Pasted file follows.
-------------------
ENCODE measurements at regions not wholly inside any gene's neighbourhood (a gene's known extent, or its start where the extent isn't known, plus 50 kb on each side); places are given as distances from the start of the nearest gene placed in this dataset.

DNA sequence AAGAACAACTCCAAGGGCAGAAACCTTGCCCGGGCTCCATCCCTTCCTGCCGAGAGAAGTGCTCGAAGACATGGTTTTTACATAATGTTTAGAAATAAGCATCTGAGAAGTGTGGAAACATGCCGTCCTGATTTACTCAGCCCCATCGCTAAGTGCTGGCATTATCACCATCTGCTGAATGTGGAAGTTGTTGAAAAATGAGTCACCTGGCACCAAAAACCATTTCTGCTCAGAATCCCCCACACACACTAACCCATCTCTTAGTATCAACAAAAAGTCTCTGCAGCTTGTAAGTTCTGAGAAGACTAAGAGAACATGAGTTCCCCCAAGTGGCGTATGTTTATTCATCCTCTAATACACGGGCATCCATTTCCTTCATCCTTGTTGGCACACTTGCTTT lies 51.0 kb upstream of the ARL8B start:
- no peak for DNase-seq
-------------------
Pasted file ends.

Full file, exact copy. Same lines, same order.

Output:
ENCODE measurements at regions not wholly inside any gene's neighbourhood (a gene's known extent, or its start where the extent isn't known, plus 50 kb on each side); places are given as distances from the start of the nearest gene placed in this dataset.

DNA sequence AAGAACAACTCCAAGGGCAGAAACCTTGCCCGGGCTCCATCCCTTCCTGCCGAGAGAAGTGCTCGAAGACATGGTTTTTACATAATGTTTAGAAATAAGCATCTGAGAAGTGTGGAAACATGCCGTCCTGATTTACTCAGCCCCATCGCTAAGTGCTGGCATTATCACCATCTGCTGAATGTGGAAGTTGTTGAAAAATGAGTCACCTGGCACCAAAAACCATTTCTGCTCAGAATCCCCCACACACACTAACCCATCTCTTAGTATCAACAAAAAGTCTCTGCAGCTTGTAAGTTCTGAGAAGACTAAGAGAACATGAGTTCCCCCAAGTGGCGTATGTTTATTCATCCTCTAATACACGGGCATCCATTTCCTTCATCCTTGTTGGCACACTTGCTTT lies 51.0 kb upstream of the ARL8B start:
- no peak for DNase-seq